Rogers’ road racing cars compete at La Carerra Panamericana in Mexico, at Pikes Peak in Colorado Springs, Colorado, and at Targa Newfoundland in Canada, an event that Jack recently won. Rogers, who shares videos of his past races, can recall the speed of the car at any moment of the event by the sound of the engine. When asked about the danger aspect of the sport, Rogers replies nonchalantly while watching a replay of the race in Mexico, “It can be, it can be. Most of these roads have guardrails and some of them don’t … I have been through Vietnam. After that, nothing is terrifying.”
Cars always have been of interest to Rogers, who in the racing world is considered a “gentleman driver” with his primary source of income unrelated to professional driving. Rogers says none of the events he enters have prize money associated with them. He dismisses the idea of defining the motor vehicles as his passion. “It is a part of a business plan,” he reaffirms. “It is something that is enjoyable and a lot of work. I’ve always been interested in people who did well racing cars.”
Before leaving Indiana University, Rogers worked at the Indiana Daily Student. On Nov. 22, 1963, the day that President John F. Kennedy was shot, he was in Ernie Pyle Hall gathered around a Teletype when it stopped and rang 12 times, which signifies the death of a president. “The whole room was in shock — almost everyone was crying. I will never forget the feeling of desolation and grief,” recalls Rogers.
Rogers’ career first began with Goodyear Tire and Rubber Co. in Akron, Ohio, and he later took a job with Boeing in Seattle. In 1968, he was drafted into the U.S. Army and spent a year in Vietnam after basic training at Fort Lewis near Tacoma, Washington. Rogers was injured in combat and received a Purple Heart and a Bronze Star. He later returned home to Evansville where he spent a “nonproductive year doing nothing” until his father John persuaded him to join the real estate business. Rogers’ family history also has ties to the original Roca Bar in Evansville, which was a creation of his father and Earl Carter in 1943. Together, the first two initials of their last names make Roca.
Rogers worked in residential real estate for four years with Chick Shively until he started developing a real interest in the commercial side of the business. Emge Realty (now F.C. Tucker Emge Realtors), which was founded in 1946 by Norman Emge, asked Rogers to do some work in the commercial department. In 1978, Rogers joined with Greg Kempf, and together, the two made headlines as they developed Downtown Evansville and the current Fifth Third Building.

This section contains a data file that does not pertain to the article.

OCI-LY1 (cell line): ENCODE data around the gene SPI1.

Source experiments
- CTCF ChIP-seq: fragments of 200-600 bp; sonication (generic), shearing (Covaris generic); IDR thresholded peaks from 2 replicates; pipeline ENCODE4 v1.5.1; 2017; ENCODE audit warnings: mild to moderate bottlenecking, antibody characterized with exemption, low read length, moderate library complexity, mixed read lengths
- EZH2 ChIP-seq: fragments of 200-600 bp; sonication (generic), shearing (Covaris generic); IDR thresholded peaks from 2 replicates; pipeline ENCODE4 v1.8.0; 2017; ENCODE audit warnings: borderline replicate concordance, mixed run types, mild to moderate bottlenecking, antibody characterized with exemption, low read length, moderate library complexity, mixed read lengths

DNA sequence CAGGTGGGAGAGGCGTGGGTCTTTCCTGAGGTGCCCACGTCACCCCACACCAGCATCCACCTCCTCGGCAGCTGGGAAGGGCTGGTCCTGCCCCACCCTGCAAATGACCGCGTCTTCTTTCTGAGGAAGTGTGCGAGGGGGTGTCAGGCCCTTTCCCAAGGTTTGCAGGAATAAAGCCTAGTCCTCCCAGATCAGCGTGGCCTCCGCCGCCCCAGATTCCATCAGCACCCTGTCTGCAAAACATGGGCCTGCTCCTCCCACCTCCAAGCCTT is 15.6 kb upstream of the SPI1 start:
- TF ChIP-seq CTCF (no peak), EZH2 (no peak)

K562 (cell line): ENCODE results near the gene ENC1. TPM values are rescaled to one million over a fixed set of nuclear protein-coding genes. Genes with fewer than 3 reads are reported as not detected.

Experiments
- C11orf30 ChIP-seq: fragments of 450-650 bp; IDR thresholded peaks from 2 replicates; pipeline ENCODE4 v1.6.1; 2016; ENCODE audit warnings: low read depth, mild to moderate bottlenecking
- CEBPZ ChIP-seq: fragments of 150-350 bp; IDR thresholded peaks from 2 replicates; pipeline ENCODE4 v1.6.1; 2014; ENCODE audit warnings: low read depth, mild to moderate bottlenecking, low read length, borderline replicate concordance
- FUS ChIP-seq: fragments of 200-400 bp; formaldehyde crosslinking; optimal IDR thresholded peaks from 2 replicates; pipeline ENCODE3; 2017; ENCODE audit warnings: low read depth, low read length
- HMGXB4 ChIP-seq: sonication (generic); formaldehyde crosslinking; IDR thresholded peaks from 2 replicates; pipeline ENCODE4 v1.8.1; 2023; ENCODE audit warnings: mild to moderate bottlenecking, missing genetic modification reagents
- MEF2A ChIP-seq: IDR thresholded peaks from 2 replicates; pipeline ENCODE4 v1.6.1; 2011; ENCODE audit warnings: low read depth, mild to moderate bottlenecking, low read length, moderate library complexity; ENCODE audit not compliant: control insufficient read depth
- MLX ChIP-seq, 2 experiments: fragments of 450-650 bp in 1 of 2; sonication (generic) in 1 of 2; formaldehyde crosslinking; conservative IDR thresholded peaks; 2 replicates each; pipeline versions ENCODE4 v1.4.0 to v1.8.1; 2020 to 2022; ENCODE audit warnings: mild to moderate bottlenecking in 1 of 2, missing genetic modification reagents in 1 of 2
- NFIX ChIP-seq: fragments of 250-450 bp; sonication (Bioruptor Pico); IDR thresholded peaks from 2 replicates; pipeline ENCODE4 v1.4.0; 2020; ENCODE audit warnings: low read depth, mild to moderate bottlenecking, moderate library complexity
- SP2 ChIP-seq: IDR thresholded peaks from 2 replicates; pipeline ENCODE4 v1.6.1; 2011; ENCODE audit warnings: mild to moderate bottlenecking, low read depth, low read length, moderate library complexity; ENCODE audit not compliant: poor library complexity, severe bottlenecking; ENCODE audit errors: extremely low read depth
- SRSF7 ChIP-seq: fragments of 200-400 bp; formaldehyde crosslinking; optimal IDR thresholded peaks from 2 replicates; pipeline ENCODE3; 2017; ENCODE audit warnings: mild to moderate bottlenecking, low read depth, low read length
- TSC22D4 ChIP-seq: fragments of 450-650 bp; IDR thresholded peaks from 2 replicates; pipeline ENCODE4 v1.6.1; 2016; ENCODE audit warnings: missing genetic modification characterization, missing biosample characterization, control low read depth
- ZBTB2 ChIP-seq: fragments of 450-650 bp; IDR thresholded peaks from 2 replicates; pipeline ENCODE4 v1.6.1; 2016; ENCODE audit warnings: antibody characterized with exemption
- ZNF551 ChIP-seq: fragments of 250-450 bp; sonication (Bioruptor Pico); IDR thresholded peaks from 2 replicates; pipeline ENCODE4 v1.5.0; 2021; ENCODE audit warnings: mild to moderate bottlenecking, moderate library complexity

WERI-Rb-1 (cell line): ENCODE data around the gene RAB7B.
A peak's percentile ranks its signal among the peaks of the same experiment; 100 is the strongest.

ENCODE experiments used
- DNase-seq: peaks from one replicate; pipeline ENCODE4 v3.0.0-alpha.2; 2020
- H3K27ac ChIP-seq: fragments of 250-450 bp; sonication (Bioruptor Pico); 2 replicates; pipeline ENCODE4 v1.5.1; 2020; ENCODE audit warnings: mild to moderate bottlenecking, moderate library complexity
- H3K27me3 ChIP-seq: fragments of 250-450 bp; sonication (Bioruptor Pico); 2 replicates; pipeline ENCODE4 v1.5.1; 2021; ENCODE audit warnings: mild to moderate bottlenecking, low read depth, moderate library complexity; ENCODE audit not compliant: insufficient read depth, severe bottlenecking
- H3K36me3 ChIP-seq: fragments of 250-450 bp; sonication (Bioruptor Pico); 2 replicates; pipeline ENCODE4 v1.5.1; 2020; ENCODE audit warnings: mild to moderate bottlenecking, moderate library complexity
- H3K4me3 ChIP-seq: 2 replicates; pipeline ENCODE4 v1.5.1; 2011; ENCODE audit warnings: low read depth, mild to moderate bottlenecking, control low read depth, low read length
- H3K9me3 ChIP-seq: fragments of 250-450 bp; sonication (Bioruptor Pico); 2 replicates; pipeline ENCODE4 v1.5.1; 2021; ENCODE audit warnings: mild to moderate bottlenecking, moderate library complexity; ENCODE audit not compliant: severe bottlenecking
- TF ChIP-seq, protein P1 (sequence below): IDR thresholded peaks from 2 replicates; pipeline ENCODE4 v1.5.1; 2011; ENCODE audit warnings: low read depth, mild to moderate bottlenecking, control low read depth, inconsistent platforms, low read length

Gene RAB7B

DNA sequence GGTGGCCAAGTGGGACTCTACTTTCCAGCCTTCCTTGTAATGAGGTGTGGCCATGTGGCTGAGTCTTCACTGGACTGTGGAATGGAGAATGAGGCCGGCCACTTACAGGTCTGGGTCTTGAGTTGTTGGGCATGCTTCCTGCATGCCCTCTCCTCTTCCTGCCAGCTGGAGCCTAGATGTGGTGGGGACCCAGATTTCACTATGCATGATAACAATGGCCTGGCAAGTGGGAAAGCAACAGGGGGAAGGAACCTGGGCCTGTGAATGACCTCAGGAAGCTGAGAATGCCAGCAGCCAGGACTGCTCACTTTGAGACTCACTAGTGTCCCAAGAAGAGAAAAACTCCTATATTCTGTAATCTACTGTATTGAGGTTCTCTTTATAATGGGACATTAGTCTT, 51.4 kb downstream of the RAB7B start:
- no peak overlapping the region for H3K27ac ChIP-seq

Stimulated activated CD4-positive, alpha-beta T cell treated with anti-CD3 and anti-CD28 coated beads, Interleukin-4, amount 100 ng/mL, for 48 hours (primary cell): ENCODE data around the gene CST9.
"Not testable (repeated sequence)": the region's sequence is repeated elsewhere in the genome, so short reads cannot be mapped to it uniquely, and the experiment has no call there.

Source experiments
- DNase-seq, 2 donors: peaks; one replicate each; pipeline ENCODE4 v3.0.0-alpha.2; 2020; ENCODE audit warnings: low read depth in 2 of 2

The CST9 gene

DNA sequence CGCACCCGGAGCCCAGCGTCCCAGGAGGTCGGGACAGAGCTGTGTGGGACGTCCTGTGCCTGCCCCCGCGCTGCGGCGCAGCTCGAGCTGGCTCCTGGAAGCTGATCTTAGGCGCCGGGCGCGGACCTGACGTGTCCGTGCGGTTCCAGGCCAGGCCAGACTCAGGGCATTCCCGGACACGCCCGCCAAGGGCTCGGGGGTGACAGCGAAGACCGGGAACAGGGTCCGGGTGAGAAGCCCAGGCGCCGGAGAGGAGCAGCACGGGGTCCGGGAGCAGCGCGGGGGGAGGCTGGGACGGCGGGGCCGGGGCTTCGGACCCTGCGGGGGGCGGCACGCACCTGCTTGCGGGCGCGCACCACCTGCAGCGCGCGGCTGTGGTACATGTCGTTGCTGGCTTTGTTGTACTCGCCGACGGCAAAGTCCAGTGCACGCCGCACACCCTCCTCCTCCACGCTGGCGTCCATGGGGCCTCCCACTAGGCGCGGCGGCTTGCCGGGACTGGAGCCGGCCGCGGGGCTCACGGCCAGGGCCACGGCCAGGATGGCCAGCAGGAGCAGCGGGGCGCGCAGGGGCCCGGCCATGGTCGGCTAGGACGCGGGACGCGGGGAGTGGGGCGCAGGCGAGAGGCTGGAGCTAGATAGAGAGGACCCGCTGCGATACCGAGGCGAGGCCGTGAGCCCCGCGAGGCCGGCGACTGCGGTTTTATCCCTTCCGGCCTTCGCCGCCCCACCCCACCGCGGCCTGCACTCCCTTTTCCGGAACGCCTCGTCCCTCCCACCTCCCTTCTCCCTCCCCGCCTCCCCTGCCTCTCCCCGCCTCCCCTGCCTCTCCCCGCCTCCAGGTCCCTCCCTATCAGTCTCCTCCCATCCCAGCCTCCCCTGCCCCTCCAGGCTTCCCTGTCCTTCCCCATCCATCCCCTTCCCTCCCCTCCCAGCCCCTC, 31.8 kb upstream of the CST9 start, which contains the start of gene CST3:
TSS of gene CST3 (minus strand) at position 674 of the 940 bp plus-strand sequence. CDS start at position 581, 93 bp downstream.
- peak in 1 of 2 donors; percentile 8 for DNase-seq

“Greg was probably the best influence on me that I have ever had,” says Rogers. “I have had a lot of great partners, but he was the guy who has influenced me the most.”
The pair worked together for five years until Rogers began operating his own real estate agency of Jack Rogers Realtor, Inc. Also during that time, Rogers married his wife Nona in 1979, which he says, “I couldn’t have done any of this without her.” The two have one son John who is involved in management at Tri-State Athletic Club and does real estate work for his father. John graduated with a degree in accounting from the University of Evansville and currently is pursuing a master’s in business administration from Indiana University.
Today, Rogers continues to make significant impacts in the commercial real estate business as he is redeveloping the former Sterling Brewery site, located near the Fulton Avenue – Lloyd Expressway intersection. The facility once housed one of the most dominant brewers in Evansville. The brewery went through several owners before closing in 1997, the same year Rogers purchased the site. The four-story, 100,000-square-foot building project called Sterling Square will transform into condominiums on the top floor and the other two floors will be rebuilt into offices over the next year.